Today I have resonated with gratitude and peace – I’m grateful for Obama’s victory and the transformation that is being birthed in our midst. I feel peace as I look forward to the future, and, I feel peace because I believe my brother has made it to the other side.
I’ve thought of my deceased brother often throughout Obama’s campaign – there is nothing unusual in this – my brother has never been far from my mind and heart, throughout my adult life. He died tragically, violently, without preparation or warning. Wise spiritual teachers often point out that the spirits of those who die tragically sometimes have a difficult time crossing over. I’m told that a part of them sometimes remains here, unable to move forward, without recognition and understanding. I believe this has been true of my brother. In a sense, he has "haunted" me. Through the years I have sensed his presence in a fleeting or teasing sort of way. He has always been too quick for me. At times I’ve felt that I was truly on the verge of seeing him but he has always evaded me. I’ve especially felt his presence whenever I’ve encountered injustice and intolerance. I’ve often wondered if a gravesite visit, in which I speak in a loving and understanding way to him, would help to free him to make it to the other side. The simple truth of the matter is I would have happily visited my brother’s grave, I would have considered it a privilege and honor to seek to soothe his spirit and speak words of release to him, except for one important fact – I know my brother’s body is buried in this town that I live in but I don’t where his grave is, in fact, I don’t even know his name. I never knew my brother in life.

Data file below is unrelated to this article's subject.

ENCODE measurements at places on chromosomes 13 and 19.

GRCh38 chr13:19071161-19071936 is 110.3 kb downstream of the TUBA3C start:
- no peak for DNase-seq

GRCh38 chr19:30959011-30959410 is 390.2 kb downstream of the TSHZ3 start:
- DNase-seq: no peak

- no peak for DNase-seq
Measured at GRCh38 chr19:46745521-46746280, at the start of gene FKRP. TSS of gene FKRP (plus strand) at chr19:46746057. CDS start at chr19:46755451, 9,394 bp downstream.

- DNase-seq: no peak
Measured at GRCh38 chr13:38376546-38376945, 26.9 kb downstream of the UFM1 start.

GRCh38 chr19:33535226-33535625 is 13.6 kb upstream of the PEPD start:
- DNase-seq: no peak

In the 1880’s, in the small Ohio town I live in, a young white woman was abducted from her home and raped. According to the local newspaper, she was unable to name the man responsible and she never recovered. A few neighbors reported that they had seen a local black man in the neighborhood that day. The police department promptly arrested my brother and incarcerated him in our city jail. Later that day, without recourse to legal counsel or a trial, a local group of white vigilantes broke into the jail and took my brother to the outskirts of our town where they lynched him from a tree. No one was charged or prosecuted. Against the reality of this horrible historical injustice, even today, no one in our town is sure of my brother’s name. We only know that his body, the body that God made, hung from a tree along the railroad tracks for three days and nights.
I think I saw my brother last night as I watched CNN"s coverage of Obama’s victory. I’m pretty sure I saw him dancing behind Reverend Bernice King as she spoke to Campbell Brown from Ebenezer Baptist Church in Atlanta. I’m almost certain I saw him skipping with Obama’s daughters out onto that platform stage in the park. It sure seemed like his hand rested, as a form of blessing on Barack and Michelle’s hands as they reached for one another. No one, will ever be able to convince me that I didn’t see my brother with his arms wrapped around Reverend Jesse Jackson as Jesse cried silently in that sacred park.
I will always be grateful for the hope, opportunity, and goodness that Barack Obama has brought to the United States of America. I am also forever grateful for the many Americans, white and black, who pulled the lever for Obama-Biden because they want to live in a new time, in a new age, with a new consciousness. Finally, I’m grateful because I sense the part of my brother who couldn’t cross over, has finally made it to the other side. It won’t matter now that I can’t find his grave because I know he is resting in the embrace of the God who knew him, named him and loved him, even before he was born. Yes we can.